13th December 2018 | International Solidarity Movement, Nablus Team | Asira Al Qibliya, Nablus, occupied Palestine
“This is the line,” Oussam Khalifa Ahmad illustrates as he takes us on a tour of his threatened land. “We are now passing into (Area) C.” Depending on where you look, some of the land has already been stolen. We can only observe for a limited amount of time. If we stay too long, we’re told that we will be attacked by the settlers, who’s housing we can see not far above us.
For Palestinian landowners like Oussam, the Oslo Accords which solidified the cantonization of the West Bank, were a disaster. Tacit support or ambivalence for the Oslo peace process may be found in the urban regions, but not one villager looks kindly on the so-called agreement today. There is nothing surprising about his circumstance. His land is under threat by the Israeli courts, despite him having the proper documents. He also experiences frequent trespassing by nearby settlers who act with impunity. Oussam points up at his olive trees, burned from last Summer, to clarify exactly what that means.
This true story is one in thousands in the West Bank. We could talk about the road the villagers attempted to pave down to the main highway, construction now stalled by the Israeli government.
We could illustrate the intimidating settlements overlooking the entire village, only a half a kilometer up the hill. Or, the monthly attacks by armed settlers, the hateful graffiti, destruction of property, bodily injuries to the villagers; Israeli soldiers aiding in all of it, firing on those who would dare protect their neighbors from harm, or their property from damage.
We could talk about the direct theft of this village’s water, a common theme across the aqua-heavy West Bank. The spectacle of Israel’s control of the West Bank’s water is exhibited by allotted tanks, sitting on top of each Palestinian household, or business, throughout the occupied land. Let’s talk about the spring of water that was taken in the latest land-grab, candidly aided by the US government. We are taken to a water tank by Hakima, another villager and local landowner. The water tank is guarded by perimeters made of metal and stone, with a manned watchtower a few meters ahead.
Inside one can see the “USAID” sign. “This project is a gift from the American people to the Palestinian people…”
Last year the US government launched a “$10 million dollar project” to “improve access” to water for Palestinians. However, Hakima tells us that USAID projects such as these have a rather different effect when it comes to “improving access” to water. For example, Asira Al Qibliya received their USAID “gift” four years ago. “There was no (water tank) here four years ago,” she says, “then the USAID brought the water project here for us and built all this. Now the Israelis say they need ‘security area’ for the settlement.” She says that in addition to the US taking many more hectares of land- much of which were her own- to build this reservoir, it has enabled the settlements to expand even more. Hakima recalls that they were much better off when they used their own natural spring, which ran down to the village. Now, due to the spring’s redirection of water for settler use, the well has been dry for five years, which gave them no choice but to rely on the USAID water tower.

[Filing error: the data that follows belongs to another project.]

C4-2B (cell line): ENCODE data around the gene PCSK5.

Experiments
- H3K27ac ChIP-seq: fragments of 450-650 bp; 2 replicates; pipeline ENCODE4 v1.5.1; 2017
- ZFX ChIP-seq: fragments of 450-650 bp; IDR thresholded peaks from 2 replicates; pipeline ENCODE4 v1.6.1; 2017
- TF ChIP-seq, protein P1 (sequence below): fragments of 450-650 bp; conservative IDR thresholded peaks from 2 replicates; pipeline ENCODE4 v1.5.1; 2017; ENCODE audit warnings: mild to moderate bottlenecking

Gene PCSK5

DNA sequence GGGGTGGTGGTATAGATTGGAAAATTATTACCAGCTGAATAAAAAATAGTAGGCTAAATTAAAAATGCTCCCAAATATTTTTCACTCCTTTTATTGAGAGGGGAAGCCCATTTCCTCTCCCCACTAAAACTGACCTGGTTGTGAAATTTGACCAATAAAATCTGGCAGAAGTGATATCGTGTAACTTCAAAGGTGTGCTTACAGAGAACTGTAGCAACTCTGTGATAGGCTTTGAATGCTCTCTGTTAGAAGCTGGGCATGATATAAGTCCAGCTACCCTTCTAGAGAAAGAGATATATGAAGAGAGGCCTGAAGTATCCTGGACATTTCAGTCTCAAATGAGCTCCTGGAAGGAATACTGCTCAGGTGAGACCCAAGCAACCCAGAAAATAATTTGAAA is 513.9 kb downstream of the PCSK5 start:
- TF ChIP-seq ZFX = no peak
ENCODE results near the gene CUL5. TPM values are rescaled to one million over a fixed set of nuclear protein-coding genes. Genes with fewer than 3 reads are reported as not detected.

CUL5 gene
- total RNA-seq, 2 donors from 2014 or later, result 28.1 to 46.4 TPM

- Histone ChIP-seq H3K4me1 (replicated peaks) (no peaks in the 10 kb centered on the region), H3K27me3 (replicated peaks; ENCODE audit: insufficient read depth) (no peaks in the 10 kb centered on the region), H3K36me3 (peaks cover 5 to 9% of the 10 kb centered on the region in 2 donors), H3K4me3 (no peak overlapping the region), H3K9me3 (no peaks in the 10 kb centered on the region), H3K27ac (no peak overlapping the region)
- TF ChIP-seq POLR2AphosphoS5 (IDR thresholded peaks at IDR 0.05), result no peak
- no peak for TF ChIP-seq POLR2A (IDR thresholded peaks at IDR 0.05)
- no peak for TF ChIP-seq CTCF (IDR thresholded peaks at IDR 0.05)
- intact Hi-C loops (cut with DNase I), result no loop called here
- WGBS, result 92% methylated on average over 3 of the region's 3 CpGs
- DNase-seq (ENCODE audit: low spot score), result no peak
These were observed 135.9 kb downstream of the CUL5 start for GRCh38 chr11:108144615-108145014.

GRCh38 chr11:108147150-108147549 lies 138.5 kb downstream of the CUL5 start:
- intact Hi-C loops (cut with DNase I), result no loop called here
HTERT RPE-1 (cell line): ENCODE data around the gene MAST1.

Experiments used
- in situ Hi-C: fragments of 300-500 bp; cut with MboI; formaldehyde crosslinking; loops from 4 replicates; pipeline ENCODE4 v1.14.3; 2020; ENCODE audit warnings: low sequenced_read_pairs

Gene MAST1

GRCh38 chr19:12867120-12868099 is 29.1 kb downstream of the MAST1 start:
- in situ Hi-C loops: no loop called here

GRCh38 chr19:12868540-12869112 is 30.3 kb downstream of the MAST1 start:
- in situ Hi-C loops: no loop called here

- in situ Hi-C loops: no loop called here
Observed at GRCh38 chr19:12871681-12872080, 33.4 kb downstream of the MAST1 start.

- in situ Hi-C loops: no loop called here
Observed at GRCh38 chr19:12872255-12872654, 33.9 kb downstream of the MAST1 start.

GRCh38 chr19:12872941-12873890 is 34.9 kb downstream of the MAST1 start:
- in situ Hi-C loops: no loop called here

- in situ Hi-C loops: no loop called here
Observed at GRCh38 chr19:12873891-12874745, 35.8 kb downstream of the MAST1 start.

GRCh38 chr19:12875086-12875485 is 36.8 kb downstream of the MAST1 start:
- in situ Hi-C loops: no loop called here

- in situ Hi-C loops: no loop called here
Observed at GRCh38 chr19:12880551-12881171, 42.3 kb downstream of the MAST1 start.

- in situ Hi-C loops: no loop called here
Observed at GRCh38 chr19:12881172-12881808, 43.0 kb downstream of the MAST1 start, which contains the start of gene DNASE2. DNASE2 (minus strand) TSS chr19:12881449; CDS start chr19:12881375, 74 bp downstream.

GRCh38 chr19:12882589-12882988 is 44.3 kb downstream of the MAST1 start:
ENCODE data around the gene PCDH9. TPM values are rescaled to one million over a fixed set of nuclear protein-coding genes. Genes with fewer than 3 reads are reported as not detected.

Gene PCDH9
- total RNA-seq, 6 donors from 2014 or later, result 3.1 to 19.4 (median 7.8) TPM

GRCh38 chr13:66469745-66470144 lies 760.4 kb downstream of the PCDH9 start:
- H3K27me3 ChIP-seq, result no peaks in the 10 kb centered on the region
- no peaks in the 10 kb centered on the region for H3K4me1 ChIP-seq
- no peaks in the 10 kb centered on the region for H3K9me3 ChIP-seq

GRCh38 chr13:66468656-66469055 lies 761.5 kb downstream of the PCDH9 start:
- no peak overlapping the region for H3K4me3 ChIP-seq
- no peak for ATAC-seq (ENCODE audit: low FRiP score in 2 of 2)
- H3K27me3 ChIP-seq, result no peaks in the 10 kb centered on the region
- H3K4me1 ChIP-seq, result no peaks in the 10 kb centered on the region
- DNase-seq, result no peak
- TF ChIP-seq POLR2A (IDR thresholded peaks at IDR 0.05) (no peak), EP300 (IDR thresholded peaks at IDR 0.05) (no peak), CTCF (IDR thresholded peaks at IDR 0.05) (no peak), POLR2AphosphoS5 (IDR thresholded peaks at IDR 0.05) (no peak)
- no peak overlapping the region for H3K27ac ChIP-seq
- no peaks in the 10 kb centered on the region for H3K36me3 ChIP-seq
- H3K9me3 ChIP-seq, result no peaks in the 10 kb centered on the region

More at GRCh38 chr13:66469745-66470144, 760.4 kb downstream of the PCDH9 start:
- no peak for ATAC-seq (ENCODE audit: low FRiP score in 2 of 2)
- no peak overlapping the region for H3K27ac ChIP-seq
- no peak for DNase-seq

Palestinians may hear this question from many international journalists and activists from the outside- “what reason did they give for taking your land? Why did the settlers attack? Was it in response to..? Is there any legal reason they..?” Colonial governments tend to have pretexts for stealing land, or killing native populations, so the “why” turns into a triviality by default.
The name of this village is Asira Al Qibliya. The village is home to internationally infamous settler attacks. The names of the surrounding villages are Burin, Madama, Urif, Ana Bus, and Uara. They all have similar stories, and so do each of the 30,000 residents comprising of those villages.
This situation is nothing new, however one may wonder exactly how many more dunhams Israel can take before there is nothing left. Or, considering the well-documented discriminatory practices of water usage between Palestinians and settlers, how long before massive drought sweeps the Palestinian natives? How many more homes can be destroyed until most of the population is rendered homeless? If it’s hard to imagine a tipping point for the West Bank, one need only to look at Gaza, which the UN and NGOs alike say will be unlivable in about a year. One should not make any mistake, the occupation of the Palestinian territories is genocide.